Can you give some examples of this?
European Commissioner Neelie Kroes sticks her nose into everything and anything. Her job is to promote honest competition in Europe. But think about that whole business over the free schoolbooks and the duty of schools to look for the cheapest supplier, because of which they could no longer choose books which they themselves felt to be best for their pupils. Or the public broadcasting system in the Netherlands. You have to look at this very critically. Because a public broadcasting system which can be accessed via the Internet Ms Kroes considers to be unfair competition. So you see that there are all kinds of matters which everyone thinks should normally be regulated within the Netherlands in the way that we ourselves find best, but where you then find that Brussels has made off with them. Also, this entire idea of the 'internal market' has got completely out of hand. Originally the aim was that it would be easier to market your products throughout the whole of Europe. Good. But the European Court of Justice (the ECJ) has on a number of occasions stipulated that trade unions which stand up for workers' rights when a firm from another member states establishes itself in their country are going too far. So Brussels is attacking the right to strike. And surely this isn't what we thought Europe was for?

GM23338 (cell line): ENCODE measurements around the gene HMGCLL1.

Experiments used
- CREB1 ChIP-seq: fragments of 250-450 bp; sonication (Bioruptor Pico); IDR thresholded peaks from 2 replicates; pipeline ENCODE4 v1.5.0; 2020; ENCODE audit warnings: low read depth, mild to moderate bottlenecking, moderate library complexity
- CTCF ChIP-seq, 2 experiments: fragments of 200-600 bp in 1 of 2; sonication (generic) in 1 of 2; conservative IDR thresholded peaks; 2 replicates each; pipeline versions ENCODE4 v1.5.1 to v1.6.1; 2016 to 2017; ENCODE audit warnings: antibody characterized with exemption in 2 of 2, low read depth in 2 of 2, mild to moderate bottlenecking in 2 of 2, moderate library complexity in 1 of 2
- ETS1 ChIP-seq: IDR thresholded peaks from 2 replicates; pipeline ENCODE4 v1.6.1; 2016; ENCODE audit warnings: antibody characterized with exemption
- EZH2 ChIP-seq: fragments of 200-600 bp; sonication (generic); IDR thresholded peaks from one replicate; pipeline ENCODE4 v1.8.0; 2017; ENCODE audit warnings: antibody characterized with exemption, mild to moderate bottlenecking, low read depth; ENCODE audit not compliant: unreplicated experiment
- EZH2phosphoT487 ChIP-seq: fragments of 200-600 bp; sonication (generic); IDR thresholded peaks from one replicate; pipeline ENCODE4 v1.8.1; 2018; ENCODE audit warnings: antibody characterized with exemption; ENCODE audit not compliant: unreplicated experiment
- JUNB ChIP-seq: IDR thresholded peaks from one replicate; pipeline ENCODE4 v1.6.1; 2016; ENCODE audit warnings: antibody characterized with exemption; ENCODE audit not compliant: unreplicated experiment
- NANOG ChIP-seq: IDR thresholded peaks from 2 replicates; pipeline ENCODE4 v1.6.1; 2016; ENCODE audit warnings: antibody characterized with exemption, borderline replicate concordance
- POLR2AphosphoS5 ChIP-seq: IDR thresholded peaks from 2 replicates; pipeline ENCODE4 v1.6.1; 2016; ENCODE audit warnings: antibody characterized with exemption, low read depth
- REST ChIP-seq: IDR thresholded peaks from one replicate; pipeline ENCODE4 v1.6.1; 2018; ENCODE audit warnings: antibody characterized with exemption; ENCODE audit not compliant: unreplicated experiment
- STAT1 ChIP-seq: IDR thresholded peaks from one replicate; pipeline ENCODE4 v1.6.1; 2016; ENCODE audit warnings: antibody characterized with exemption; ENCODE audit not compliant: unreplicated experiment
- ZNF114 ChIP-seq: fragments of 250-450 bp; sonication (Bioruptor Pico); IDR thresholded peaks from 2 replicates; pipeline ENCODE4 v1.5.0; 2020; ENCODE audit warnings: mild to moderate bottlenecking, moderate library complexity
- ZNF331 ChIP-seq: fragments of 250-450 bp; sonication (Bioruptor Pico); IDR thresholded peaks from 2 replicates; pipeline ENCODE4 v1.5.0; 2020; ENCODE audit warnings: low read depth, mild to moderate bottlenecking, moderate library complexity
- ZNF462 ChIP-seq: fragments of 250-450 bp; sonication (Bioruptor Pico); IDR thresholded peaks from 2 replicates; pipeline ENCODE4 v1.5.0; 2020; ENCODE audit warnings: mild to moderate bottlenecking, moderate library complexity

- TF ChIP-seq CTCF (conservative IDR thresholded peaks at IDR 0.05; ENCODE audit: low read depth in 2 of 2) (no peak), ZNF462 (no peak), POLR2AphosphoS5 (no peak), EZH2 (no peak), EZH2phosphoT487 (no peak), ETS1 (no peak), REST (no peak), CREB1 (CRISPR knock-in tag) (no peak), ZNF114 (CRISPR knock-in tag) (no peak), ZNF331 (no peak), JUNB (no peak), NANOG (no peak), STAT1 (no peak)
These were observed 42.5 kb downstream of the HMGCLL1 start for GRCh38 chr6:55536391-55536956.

I was also astonished when I heard that our telephone and Internet charges had now become a European affair. Not because countries wanted to cooperate over this matter, because that I could endorse. But no, according to the ECJ, rules must be established because otherwise we would be trading in a way which conflicts with the free movement of services. Oh, sure, in this way you can attach everything to the internal market, but that was of course never the intention. .